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Legal Defences In Self Defence And Provocation Cases

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Self defence and provocation cases are a difficult area of law. The arguments suggest that an incident resulting in serious injury, harm or death may have actually occurred due to the actions of the victim. Conversely, the offender could actually be the victim whose actions were a result of fear for their own personal safety.

Self defence in particular is a complex argument which takes into account a range of different factors. Each criminal defence must be considered against the circumstances specific to the matter and then compared to relevant case law to see whether the defence is applicable.

You should seek advice from an expert criminal lawyer immediately if you seek to make a self defence argument or are involved in a provocation case. Criminal charged are not a matter which should be taken lightly.

What Is Criminal Responsibility?

Criminal responsibility refers to whether an accused should be considered responsible for their actions which have breached the criminal code. If the accused’s action in this instance, have resulted in an assault committed, grievous bodily harm or death then pursuant to the crimes act those actions must be punished.

Criminal responsibility considers a range of factors however and critically, intent, force and provocation must be considered. It is not considered normal human nature for individuals to commit violence therefore an understanding of the accused’s actions is required.

If a defence is proven to the extent that criminal responsibility cannot be established then the accused person is not criminally responsible. However, a defence of self defence or provocation may only be accepted as a partial defence and therefore self defence or provocation may have only explained half of the defendants actions.

Usually, this is the case with matters where the violence is considered necessary but disproportionate. For example, strangulation as a response to a punch to the jaw. The force used in self defence is to be proportionate to the force being responded to. A full defence however means that the violence is accepted as being a proportionate response. For example, a hit to the head with a fire extinguisher resulting in a fractured skull may be a proportionate response to strangulation whereby the victim was struggling to breathe.

Ultimately, it is not a one size fits all scenario and each separate legal matter needs to be assessed against its own circumstances before the court.

Self Defence

Self defence is a complicated argument and it can only be made in particular circumstances. The basic premise of a self defence argument argues that the individual had no choice but to defend themselves against a violent action with the use of a violent action to avoid injury or death. Self defence relies on an ordinary person concluding that in the same circumstance they would have made the same action and therefore the defendant should not be found criminally responsible.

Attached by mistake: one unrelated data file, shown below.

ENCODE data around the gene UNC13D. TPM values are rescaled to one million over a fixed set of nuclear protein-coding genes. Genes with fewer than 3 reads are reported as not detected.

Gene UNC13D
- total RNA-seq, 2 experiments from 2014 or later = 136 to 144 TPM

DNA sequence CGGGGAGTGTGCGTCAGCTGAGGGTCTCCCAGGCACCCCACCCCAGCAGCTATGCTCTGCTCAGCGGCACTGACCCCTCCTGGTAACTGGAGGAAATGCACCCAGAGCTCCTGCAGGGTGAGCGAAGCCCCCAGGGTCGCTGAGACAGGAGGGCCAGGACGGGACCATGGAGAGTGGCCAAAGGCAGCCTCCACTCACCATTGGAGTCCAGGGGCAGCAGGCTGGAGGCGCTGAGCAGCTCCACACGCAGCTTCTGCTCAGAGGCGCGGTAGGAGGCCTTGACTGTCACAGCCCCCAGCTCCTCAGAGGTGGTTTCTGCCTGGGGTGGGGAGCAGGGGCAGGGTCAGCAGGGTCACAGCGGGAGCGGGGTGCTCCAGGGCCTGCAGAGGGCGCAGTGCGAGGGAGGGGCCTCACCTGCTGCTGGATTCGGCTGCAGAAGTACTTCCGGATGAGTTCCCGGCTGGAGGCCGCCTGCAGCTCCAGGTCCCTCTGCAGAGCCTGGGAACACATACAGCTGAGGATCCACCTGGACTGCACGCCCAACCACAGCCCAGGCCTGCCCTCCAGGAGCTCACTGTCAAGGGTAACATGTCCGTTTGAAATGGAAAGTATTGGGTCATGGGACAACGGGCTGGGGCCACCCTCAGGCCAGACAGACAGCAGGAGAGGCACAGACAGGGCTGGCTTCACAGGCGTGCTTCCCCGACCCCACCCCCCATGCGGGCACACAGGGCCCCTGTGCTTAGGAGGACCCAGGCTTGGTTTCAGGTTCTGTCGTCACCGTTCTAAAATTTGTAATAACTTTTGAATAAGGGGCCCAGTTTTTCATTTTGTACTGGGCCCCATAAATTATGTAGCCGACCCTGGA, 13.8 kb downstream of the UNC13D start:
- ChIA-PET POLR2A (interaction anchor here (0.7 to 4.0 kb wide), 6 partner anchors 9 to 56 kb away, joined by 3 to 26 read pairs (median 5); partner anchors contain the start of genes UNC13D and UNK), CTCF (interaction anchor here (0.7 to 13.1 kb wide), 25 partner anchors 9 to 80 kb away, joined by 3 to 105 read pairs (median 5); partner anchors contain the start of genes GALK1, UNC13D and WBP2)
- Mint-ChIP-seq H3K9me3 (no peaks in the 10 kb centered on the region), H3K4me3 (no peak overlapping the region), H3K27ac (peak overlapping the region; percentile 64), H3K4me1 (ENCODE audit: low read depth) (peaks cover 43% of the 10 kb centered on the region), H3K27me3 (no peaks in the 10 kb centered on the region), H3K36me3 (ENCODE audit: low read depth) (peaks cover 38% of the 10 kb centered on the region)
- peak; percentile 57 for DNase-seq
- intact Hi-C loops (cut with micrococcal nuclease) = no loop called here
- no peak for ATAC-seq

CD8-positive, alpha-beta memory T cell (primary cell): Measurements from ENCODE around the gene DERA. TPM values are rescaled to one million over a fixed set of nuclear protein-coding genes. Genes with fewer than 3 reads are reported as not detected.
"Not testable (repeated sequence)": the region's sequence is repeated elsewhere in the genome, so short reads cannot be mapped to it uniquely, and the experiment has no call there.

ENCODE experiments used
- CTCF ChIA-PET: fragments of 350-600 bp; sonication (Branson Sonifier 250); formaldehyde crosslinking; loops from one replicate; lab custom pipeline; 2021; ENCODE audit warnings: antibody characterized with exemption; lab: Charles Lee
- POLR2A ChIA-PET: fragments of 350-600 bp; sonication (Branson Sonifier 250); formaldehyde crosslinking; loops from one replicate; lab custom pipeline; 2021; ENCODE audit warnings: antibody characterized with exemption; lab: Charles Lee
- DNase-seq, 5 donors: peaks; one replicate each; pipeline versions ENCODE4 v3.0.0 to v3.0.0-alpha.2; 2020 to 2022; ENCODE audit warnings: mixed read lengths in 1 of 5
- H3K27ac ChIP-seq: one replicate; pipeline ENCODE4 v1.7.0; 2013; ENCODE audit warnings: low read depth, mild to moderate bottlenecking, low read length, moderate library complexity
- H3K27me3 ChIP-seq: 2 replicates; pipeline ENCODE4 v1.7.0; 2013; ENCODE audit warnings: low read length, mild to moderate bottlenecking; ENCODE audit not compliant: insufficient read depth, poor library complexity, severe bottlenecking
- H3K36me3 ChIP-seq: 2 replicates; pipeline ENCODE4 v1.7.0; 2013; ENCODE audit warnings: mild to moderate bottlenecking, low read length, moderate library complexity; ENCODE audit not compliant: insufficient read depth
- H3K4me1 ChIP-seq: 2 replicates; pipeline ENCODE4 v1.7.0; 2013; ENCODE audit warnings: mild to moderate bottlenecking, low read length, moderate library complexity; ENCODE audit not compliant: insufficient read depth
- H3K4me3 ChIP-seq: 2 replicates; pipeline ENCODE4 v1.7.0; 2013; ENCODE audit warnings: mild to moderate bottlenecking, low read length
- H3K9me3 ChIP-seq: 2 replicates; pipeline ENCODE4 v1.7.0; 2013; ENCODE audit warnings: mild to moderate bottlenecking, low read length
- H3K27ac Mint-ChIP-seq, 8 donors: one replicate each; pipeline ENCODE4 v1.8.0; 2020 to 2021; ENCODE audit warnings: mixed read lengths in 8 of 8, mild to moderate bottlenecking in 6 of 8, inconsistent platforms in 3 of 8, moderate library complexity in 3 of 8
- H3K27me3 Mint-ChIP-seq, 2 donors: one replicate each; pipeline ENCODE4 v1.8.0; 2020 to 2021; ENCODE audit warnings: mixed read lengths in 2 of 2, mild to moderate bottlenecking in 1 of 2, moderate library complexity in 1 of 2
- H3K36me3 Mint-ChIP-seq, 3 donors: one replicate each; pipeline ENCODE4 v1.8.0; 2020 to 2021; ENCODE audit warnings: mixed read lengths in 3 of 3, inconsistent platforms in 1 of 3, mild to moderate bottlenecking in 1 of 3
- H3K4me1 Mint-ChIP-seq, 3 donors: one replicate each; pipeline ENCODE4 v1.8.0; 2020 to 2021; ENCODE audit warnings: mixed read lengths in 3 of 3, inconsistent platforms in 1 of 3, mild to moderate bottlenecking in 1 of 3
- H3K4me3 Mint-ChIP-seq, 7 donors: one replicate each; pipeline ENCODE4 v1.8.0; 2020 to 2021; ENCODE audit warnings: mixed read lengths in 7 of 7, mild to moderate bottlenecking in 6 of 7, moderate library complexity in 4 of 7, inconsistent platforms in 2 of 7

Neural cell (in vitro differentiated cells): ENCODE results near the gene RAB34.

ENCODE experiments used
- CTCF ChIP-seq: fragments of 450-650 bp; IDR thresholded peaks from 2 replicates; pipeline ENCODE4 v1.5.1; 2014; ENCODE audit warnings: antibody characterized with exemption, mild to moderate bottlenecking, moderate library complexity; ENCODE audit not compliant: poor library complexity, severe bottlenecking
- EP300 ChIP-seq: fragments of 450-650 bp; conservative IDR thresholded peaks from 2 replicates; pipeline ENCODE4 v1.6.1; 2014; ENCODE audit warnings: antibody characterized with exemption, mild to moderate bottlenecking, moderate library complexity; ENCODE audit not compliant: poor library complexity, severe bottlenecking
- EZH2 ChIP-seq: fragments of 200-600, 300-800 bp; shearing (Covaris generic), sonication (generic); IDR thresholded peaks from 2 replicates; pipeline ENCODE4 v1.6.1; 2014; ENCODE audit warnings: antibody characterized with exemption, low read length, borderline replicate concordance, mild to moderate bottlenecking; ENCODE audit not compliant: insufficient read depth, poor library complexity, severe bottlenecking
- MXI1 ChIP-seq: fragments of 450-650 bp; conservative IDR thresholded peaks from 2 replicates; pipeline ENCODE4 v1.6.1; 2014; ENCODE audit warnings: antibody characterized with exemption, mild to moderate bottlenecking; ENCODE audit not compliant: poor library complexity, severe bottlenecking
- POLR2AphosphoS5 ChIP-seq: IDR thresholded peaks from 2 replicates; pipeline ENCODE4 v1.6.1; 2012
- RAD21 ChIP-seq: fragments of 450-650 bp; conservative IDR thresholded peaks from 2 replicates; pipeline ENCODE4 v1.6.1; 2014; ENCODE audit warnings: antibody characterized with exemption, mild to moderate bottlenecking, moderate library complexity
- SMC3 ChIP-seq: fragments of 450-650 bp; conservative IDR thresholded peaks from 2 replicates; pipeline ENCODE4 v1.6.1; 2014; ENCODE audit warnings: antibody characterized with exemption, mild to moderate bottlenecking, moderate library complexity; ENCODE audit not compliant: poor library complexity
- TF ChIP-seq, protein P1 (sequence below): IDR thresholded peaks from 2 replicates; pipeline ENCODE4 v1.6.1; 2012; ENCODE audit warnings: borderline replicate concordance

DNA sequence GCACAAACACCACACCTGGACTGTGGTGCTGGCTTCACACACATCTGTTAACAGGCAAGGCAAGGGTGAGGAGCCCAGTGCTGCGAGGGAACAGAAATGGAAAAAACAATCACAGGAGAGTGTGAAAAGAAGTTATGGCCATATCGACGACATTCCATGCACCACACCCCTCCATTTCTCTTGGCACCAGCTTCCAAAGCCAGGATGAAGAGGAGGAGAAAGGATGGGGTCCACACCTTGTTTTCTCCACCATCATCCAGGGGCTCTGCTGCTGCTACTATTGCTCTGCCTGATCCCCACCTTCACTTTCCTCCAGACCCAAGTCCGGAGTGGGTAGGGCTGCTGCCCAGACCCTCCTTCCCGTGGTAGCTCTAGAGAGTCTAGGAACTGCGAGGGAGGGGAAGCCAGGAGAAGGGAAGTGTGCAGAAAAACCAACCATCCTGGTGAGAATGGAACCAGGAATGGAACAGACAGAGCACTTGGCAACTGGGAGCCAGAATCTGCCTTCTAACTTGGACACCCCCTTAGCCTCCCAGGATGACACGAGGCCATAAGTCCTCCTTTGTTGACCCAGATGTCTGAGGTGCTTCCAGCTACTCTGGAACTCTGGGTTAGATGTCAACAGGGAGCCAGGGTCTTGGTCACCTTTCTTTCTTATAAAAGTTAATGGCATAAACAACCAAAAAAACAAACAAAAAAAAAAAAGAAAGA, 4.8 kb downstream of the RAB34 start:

Self defence requires that the action made to prevent or protect from an act of violence is proportionate to the situation at hand. Self defence aims to disarm or dissuade, not to cause permanent injury or death. Unfortunately, some cases may require a level of violent that results in permanent injury or death however this is not the aim. A subjective test may therefore be required.

An action of self defence must be proportionate to the threat at hand to be considered appropriate. An excessive use of force in response to a threat will not be considered self defence.

Defence Of Provocation

A defence of provocation relies on the argument that an individual has been provoked through a wrongful act or insult which has caused the defendant to lose self control and commit a violent act. The violent act must be a “heat of the moment” act and it must be proportionate to the provocation. For example, if a punch to the jaw may be a proportionate response to a hateful comment being made.

Under criminal law principles, every defence is subject to the test of “beyond a reasonable doubt” and it must be measured against the actions of an ordinary person.

The defence of provocation, if successfully argued, establishes that an individual cannot be considered criminally responsible for their actions at the time of the offence. In some states, such as Queensland, the defence of provocation can be used in circumstances such as murder whereby, if successful, the charge would be downgraded to that of manslaughter.

Essentially it establishes, with sufficient evidence, that the accused had no power of self control at the time and that the accused person believed that their actions were protective of their safety.


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